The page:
Tuesday, 31 May 2011

Wedding dresses.

How many of you have been married?  How many of you ever wore your dress again?  Why is it that we, as a society, insist on continuing to spend thousands of dollars (well, maybe not thousands in every case, but at least hundreds) on dresses that we will only wear once.  Worse yet, we keep them indefinitely for a purpose that I can't even fathom, taking up space that many of us don't have.  My mum still has her wedding dress and I wore it to my high school graduation (the girls all had to wear white, so that worked out well, and I just happened to be the exact same size as my mum), but really, other than very random instances like that, how many of us will ever use our wedding dresses again?

Still, when we're getting married, generally there are some things that are expected of us, i.e. that we will be beautiful or handsome, depending on our sex.  Men have this all figured out.  They rent their tuxedos.  Women, however, still feel compelled to spend all that money on a dress they'll never wear again.  I must admit, I also expected that this was an imperative, and I "bought" a brand new wedding dress (quotation marks used because I've paid for it and it hasn't arrived yet, so who knows if I'm actually going to receive it).  I'm getting married at the end of June and haven't seen the dress yet in real life.  Now that I'm a bit worried that it isn't going to arrive, I've had to figure out what I will do if it doesn't get here in time to have it altered, or if it simply doesn't arrive.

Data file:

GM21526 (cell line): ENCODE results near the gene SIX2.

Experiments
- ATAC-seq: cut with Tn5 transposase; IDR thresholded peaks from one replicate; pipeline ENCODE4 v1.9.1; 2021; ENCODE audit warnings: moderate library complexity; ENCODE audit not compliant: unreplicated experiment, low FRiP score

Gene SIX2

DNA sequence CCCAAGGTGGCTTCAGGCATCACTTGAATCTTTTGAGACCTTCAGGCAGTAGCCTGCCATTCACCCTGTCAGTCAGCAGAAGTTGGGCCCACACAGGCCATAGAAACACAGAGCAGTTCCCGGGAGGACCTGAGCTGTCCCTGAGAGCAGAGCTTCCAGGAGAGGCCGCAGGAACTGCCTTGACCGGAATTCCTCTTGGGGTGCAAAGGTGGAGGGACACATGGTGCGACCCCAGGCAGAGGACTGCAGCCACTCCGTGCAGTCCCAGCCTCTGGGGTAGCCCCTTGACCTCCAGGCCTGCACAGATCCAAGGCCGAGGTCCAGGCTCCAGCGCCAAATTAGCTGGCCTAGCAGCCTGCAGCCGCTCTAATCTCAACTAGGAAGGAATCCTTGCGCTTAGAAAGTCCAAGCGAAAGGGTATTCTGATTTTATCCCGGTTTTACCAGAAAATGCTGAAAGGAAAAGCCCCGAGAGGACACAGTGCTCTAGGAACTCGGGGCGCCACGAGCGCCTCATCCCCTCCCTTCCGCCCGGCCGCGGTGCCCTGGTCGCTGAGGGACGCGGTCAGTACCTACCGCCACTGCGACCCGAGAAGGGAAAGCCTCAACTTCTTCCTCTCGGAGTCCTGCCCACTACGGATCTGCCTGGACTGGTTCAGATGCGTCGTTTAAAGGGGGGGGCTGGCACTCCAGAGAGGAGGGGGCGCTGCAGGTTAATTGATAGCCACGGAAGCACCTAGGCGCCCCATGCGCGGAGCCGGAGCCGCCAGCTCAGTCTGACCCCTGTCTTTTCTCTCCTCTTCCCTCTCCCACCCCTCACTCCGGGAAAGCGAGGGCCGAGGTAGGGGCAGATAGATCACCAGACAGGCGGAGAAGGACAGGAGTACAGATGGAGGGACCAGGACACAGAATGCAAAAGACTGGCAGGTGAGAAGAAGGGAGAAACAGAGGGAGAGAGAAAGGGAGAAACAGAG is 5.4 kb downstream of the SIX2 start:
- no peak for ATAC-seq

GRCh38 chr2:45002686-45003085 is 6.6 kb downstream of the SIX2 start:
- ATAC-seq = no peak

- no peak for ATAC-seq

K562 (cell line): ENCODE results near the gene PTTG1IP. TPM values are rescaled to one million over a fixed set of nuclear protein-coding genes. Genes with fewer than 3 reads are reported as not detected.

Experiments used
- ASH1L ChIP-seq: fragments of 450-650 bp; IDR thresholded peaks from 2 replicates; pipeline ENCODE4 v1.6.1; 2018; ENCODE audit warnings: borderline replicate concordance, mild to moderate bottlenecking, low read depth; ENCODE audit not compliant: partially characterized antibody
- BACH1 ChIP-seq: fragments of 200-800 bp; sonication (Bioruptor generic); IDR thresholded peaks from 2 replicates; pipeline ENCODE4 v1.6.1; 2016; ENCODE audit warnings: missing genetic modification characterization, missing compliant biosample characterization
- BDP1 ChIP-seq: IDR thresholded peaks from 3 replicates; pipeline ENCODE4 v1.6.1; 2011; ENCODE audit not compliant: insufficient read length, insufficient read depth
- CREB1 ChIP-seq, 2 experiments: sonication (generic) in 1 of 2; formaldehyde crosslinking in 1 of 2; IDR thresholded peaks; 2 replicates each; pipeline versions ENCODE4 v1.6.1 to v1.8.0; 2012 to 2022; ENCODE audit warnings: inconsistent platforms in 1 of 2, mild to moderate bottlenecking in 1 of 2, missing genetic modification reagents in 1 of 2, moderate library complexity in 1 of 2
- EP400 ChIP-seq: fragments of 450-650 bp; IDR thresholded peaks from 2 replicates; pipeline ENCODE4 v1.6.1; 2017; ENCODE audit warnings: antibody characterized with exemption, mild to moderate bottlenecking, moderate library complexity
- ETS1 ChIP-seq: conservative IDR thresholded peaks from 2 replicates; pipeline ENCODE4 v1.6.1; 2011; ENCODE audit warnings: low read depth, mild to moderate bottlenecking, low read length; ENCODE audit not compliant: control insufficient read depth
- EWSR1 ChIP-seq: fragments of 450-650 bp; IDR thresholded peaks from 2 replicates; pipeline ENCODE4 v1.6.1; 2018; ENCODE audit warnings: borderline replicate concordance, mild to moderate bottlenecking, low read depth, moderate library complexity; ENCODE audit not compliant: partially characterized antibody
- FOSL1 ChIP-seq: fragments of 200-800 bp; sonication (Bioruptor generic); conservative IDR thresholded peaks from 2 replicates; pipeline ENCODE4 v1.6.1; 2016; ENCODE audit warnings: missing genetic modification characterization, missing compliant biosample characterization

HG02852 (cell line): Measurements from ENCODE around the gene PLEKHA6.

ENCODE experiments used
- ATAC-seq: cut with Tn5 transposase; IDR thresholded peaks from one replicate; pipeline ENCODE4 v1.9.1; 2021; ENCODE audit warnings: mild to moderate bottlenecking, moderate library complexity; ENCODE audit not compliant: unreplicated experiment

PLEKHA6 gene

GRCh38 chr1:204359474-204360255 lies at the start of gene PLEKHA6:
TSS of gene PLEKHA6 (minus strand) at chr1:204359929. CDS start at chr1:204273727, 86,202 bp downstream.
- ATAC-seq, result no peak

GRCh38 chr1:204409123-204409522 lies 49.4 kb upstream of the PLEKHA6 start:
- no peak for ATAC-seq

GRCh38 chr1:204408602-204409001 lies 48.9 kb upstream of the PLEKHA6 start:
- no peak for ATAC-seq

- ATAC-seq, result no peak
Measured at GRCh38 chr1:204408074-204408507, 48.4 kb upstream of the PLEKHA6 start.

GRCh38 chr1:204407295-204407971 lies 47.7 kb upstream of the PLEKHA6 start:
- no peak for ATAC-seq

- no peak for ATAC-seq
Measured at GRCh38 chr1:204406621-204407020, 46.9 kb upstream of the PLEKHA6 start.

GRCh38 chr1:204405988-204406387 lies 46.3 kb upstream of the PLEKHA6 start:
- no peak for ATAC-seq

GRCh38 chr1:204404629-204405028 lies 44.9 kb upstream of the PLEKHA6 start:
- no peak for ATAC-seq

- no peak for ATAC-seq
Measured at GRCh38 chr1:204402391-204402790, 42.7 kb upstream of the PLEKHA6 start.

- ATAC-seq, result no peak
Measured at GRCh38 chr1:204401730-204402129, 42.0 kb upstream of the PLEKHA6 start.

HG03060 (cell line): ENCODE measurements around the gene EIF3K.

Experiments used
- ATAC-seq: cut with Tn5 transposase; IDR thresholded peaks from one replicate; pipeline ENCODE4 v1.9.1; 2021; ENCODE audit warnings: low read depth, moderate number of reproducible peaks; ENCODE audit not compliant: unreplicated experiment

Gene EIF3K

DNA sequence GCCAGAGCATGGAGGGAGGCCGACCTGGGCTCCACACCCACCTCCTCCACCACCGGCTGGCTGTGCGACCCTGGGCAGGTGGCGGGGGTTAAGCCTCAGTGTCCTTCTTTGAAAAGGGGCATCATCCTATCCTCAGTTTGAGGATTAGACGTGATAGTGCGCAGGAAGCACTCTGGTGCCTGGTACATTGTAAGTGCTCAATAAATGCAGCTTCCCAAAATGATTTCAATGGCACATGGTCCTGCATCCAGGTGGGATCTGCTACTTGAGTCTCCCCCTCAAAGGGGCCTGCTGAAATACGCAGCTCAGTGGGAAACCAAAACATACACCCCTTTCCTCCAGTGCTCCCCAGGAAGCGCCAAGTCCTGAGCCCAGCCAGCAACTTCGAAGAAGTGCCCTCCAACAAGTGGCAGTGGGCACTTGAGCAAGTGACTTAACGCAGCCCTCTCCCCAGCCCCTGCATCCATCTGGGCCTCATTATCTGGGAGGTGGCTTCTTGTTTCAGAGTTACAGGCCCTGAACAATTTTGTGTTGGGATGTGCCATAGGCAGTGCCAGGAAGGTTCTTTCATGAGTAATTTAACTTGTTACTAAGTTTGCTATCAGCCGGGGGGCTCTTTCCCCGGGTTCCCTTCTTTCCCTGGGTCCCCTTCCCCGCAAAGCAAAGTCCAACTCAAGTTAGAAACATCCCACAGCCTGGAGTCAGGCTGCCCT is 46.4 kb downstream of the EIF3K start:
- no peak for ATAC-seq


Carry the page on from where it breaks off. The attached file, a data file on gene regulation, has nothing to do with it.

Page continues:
The best part about this rather unfortunate situation is that by sheer coincidence, I was at the Sustainable Living Expo and came across a booth for Pure Magnolia, which is a bridal shop which takes old wedding dresses and reuses the fabric to make new ones.  They have vegan silk dresses, cotton dresses, and everything in between.  They will also make you an entirely unique dress incorporating different aspects of a number of dresses in their store, if you would like.  Their prices are fairly competitive, being about $1200 for a long dress and $450 for a short dress.  If you want a completely custom dress, regardless of the complexity, the cost tops out at $3000. 

The fact that the dresses are reused is not, in itself, enough to suck me in, because I still don't particularly want to pay $1200 for a dress that I'm going to wear only once.  However... they rent.  Yes, you read that right.  They rent dresses.  They tailor them to fit you perfectly and they have them cleaned at an eco-friendly dry cleaner upon return.  All this for about $300.  Now THAT is worth paying money for.  I've made arrangements with the owner, Patty, to rent a dress in the event that mine doesn't arrive, so that at least I have a back-up option.  She has told me that it will take about 14 days for her to alter the dress, and my appointment is Saturday, June 11th. By then I should have a pretty good idea about what is going on with my other dress, but to be honest, I wish I had known about this option earlier, and I would have just rented a dress in the first place.  I have told Patty that if, in fact, my dress does come in, I am going to give it to her after the wedding, so at least it can be reused by others.  Either way, I'm looking forward to the wedding and whatever dress I will be wearing!

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